Benesh Movement Notation for Humanoid Robots?
Benesh Movement Notation (BMN) is a written system for analysing and recording human movement. It is a flexible tool that reduces three-dimensional body positions and actions in space over time to a series of two-dimensional key frames. Created in the twentieth century, BMN has been applied to fields as diverse as dance, gymnastics, mime, circus performance, anthropology, ergonomics, neurology, and clinical research. Might it also contribute to research in humanoid robotics? The intention of this paper is to provide the scientist with an introduction to its application across a variety of fields as well as a rudimentary understanding of the Benesh system, so that he may evaluate its potential contribution to robotics research. To that end, this paper explains how BMN conceptualizes movement and provides examples that illustrate how those fundamental concepts have been modified for special purpose projects. Given its demonstrated adaptability, the author is optimistic that the system may be extended through close collaboration between the notation expert and the robotics researcher.
1 The Genesis of Benesh Movement Notation (BMN)
In 1955, Dame Ninette de Valois, dancer, teacher, choreographer and director of the Royal Ballet, announced at a press conference the adoption of the Benesh Movement Notation to record its repertoire as well as the teaching of system at the Royal Ballet School. Soon after, in 1958, BMN was included among the technical scientific discoveries in the British government pavilion at the Brussels world expo.
It was in 1947, that Rudolf Benesh, an accountant and artist with a deep interest in scientific subjects, and his future wife, Joan Rothwell, a dancer with the Royal Ballet, first considered the problems of devising a practical and efficient notation system. From then on, Joan and Rudolf started eight years of collaborative development. “Rudolf quickly set his mind to the problem, directly and indirectly drawing on concept of music, perspective drawings, linguistics and the new scientific disciplines of ergonomics, information theory and cybernetics.” [1, p. 139].
With the appointment of the first Benesh choreologist1 at the Royal Ballet in 1960, the use of BMN by choreographers expanded to the Commonwealth companies, Scandinavian, Germany, then for a short time to the US, and later to France in 1992. Thereby a wide range of choreographic scores has been compiled in different movement styles. The application of BMN to circus aerial acrobatics is just one example of its versatility [2, 3].
Outside the field of professional dance, BMN has been used in various research studies. In ergonomics, it has been used to analyse the movement of operators in front of machinery. In clinical and medical research, it has been used to analyse gait and record the movement of cerebral palsy patients. In anthropological studies, it has been applied to dance traditions of indigenous peoples in Australia and Africa. The system has also been considered for basic animation [4, 5, 6, 7] and more recently for Human Computer Interaction .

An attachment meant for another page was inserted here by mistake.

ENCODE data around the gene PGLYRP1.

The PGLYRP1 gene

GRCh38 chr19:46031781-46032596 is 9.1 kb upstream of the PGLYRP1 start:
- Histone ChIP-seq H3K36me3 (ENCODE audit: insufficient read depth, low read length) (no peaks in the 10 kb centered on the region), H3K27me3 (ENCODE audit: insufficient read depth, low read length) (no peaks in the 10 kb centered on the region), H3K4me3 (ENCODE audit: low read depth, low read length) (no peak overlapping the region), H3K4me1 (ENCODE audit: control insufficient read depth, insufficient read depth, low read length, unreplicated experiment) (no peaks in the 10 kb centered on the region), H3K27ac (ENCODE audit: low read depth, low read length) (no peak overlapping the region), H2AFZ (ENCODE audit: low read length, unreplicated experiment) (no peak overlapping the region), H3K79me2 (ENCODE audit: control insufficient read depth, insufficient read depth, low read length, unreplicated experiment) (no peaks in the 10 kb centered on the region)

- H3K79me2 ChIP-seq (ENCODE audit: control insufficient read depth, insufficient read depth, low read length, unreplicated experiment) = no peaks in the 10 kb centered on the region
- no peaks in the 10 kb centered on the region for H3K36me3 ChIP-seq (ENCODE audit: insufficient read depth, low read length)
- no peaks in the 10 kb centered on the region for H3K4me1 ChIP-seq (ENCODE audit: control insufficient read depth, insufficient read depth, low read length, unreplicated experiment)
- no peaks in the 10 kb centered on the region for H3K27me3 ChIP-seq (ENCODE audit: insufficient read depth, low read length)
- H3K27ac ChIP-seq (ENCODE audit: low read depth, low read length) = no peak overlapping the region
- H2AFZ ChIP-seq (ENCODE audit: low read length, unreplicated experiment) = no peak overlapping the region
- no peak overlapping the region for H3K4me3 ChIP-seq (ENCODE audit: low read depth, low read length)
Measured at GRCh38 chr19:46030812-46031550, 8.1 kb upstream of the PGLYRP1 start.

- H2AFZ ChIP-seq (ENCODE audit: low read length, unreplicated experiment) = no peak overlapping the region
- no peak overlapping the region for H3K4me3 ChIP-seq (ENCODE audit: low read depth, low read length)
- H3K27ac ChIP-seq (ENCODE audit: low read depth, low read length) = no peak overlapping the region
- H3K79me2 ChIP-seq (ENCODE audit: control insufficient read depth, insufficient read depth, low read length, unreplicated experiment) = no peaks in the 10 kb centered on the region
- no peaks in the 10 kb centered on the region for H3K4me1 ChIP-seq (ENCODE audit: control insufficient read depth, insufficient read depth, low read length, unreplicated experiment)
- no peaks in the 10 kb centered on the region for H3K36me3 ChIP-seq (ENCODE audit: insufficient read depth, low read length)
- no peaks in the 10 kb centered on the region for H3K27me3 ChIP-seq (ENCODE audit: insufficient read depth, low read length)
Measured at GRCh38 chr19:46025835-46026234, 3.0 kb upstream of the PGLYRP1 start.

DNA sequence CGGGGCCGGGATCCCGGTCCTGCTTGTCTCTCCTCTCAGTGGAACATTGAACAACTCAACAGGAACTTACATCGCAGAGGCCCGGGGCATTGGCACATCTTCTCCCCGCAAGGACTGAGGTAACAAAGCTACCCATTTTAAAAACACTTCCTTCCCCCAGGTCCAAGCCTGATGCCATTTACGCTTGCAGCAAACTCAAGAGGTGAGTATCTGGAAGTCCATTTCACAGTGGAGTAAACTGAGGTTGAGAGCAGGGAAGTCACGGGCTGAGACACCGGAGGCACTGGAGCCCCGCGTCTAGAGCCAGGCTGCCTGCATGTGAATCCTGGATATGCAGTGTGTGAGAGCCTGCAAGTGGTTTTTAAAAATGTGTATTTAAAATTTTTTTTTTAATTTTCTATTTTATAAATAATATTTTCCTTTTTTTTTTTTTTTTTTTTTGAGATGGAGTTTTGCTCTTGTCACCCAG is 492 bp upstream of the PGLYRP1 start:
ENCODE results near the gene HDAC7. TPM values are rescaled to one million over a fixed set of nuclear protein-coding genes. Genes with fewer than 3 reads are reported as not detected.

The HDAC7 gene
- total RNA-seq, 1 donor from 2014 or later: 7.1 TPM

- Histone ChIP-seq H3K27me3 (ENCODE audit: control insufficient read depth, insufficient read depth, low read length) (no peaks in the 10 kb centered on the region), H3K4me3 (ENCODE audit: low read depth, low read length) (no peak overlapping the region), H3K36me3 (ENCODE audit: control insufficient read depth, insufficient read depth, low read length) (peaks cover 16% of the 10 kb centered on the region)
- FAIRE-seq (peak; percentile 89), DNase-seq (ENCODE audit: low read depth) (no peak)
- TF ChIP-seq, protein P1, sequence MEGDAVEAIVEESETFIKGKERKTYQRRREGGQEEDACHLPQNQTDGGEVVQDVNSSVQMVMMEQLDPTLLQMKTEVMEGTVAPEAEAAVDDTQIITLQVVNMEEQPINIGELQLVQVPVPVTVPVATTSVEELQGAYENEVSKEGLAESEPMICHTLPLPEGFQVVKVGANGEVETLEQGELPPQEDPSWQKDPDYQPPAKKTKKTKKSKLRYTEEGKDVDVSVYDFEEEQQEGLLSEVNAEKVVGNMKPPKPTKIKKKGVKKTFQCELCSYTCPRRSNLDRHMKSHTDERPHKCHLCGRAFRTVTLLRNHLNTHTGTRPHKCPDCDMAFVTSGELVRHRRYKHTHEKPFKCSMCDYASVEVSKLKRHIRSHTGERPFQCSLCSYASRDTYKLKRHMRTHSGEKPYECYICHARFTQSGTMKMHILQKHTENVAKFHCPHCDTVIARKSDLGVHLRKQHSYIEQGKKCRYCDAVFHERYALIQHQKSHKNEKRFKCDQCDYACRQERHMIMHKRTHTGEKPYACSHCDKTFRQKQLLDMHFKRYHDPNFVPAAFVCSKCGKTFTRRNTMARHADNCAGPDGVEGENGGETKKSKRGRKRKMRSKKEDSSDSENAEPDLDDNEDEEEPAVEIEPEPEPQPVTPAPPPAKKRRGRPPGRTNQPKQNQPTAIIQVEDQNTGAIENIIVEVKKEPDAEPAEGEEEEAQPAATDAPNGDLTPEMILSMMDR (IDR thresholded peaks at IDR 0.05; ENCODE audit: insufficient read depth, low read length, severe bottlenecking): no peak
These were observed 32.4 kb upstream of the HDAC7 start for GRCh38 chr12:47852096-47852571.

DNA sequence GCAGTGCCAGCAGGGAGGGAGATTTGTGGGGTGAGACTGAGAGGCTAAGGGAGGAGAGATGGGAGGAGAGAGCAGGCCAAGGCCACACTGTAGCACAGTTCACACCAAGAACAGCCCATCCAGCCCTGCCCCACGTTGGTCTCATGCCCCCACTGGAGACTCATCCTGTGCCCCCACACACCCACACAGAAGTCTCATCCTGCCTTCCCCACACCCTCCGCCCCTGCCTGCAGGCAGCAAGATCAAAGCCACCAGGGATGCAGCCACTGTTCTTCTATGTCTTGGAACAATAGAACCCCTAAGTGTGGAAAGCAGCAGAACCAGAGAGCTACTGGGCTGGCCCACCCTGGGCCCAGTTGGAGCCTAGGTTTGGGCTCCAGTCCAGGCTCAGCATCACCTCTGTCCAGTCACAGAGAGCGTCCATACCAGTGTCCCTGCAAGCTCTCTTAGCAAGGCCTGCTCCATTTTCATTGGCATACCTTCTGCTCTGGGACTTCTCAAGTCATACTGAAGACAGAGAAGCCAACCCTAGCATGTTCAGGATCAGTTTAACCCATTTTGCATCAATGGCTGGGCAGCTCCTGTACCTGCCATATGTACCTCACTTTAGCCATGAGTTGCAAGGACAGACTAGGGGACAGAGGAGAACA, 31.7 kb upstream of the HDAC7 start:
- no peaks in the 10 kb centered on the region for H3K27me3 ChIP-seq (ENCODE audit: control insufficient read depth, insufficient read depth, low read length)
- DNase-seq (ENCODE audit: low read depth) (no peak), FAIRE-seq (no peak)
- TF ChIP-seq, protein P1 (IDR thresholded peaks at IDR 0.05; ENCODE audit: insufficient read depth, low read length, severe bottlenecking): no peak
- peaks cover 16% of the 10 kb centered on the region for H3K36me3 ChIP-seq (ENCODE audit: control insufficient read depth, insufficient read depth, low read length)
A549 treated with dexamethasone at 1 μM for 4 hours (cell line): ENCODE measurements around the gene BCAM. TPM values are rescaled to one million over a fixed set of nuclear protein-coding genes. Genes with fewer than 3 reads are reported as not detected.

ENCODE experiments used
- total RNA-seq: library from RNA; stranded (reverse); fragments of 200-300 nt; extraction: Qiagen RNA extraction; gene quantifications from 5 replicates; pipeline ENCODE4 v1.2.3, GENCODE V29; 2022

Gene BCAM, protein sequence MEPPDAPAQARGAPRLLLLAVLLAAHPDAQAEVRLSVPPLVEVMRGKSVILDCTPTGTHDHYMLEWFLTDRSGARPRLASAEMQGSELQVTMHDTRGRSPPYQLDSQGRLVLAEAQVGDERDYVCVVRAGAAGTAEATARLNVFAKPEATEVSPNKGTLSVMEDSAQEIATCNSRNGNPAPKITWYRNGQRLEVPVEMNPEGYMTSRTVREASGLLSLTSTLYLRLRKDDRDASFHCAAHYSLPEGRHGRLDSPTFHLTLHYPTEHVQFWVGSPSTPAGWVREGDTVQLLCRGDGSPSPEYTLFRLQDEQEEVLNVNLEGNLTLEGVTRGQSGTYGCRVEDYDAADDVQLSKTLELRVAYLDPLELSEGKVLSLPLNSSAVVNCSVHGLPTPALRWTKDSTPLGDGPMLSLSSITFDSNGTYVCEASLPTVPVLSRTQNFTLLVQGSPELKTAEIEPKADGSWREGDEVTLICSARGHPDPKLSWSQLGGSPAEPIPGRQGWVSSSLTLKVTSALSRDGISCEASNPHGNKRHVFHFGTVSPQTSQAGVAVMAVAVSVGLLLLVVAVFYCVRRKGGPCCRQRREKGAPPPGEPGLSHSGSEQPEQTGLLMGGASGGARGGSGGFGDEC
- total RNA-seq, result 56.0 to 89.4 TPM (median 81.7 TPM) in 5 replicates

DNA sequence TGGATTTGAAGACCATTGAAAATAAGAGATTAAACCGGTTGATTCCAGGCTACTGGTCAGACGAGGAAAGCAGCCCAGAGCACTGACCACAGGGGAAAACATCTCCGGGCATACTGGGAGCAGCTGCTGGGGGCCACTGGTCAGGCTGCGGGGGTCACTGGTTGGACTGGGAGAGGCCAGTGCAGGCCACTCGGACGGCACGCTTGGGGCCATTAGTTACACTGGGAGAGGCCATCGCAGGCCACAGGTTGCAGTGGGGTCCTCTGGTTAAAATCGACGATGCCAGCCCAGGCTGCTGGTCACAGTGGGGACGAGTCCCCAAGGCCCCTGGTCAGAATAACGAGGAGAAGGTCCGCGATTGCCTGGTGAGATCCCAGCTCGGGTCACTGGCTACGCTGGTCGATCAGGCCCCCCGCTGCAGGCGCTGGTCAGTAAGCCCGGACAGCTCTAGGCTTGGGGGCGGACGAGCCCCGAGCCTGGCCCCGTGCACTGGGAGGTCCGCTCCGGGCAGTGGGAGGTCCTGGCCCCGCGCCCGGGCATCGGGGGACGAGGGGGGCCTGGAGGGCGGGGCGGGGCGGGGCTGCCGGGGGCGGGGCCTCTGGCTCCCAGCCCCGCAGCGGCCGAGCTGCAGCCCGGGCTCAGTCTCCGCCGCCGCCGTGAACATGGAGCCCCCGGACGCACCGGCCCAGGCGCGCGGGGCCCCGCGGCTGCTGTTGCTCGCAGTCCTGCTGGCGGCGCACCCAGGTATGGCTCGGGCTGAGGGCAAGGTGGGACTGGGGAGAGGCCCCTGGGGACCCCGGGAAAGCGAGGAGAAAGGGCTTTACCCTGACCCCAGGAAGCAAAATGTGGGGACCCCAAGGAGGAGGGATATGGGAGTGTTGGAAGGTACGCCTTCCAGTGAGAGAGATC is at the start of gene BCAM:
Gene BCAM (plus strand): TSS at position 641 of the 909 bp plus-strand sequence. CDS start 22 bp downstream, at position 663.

2 How BMN Works 
In devising BMN, Rudolf Benesh aimed to create a comprehensive notation system capable of recording all forms of human movement. “Notation is a tool for creative thinking in research and composition. To be a creative tool the notation had to be unlimited in possibilities, and only a pure movement approach would satisfy this need.” (Rudolf and Joan Benesh 1977, p. 6).
2.1 The Concept of Movement
2.2 Transcription of the Concept
This organization of the stave facilitates the analysis and description of postures in time and space, and enables readers to integrate the three elements as a whole.
2.2.1 Body Movement
2.2.2 Movement in Relation to Time
BMN records a sequence of key frames. To specify rhythm and timing, signs are written above the stave as needed to show main beats and sub-beats. A key frame corresponds to a pulse beat unless otherwise specified. In Fig. 10, the sequence consists of a starting position followed by five movements executed on five regular beats.
2.2.3 Movement in Relation to Space
2.2.4 Details of Movement
Soon after the launch of BMN, Joan Benesh met Marianne Balchin, a former member of the Ram Gopal Company. Marianne joined the first graduating class, which also included students of modern dance, folk and national dance, character dance, historical dance, choreographic analysis, ergonomics and medicine. Rudolf and Joan gave students the responsibility for researching their own practice. The team then worked at developing BMN for recording each style, which led to its extension beyond the realm of classical ballet .
3 Specificity of the Benesh System
3.1 Several Layers of Information
3.2 The Information Revealed by Key Frames
3.3 Movement Lines Visualize Path Direct Versus Indirect
4 BMN and Technology
4.1.1 From ChoreoScribe to MacBenesh
ChoreoScribe, developed at the University of Waterloo (UW) Computer Graphics Laboratory in the early 1980s, was the first main frame computer software for creating and editing BMN [11, 12]. Continuing from this project, MacBenesh, the first personal computer software, emerged in 1984 from collaboration between UW and the Ontario Science Centre. The notation consultants were Professor Rhonda Ryman, an expert in Benesh and Laban notation systems, and Robyn Hughes Ryman, Choreologist with the National Ballet of Canada .
MacBenesh, an editor for single-dancer BMN scores, was developed on the Macintosh computer, which offered enhanced graphics capabilities and enabled advanced end-user interface features. It was further developed and commercialized by DanceWrite, until development ceased in 1992. Consequently MacBenesh runs only under Mac OS9. MacBenesh proved helpful to this author in writing the professional course for the Conservatoire de Paris when, with the transition to Mac OS10, she succeeded in importing all the defined Benesh signs into a vector graphics editor.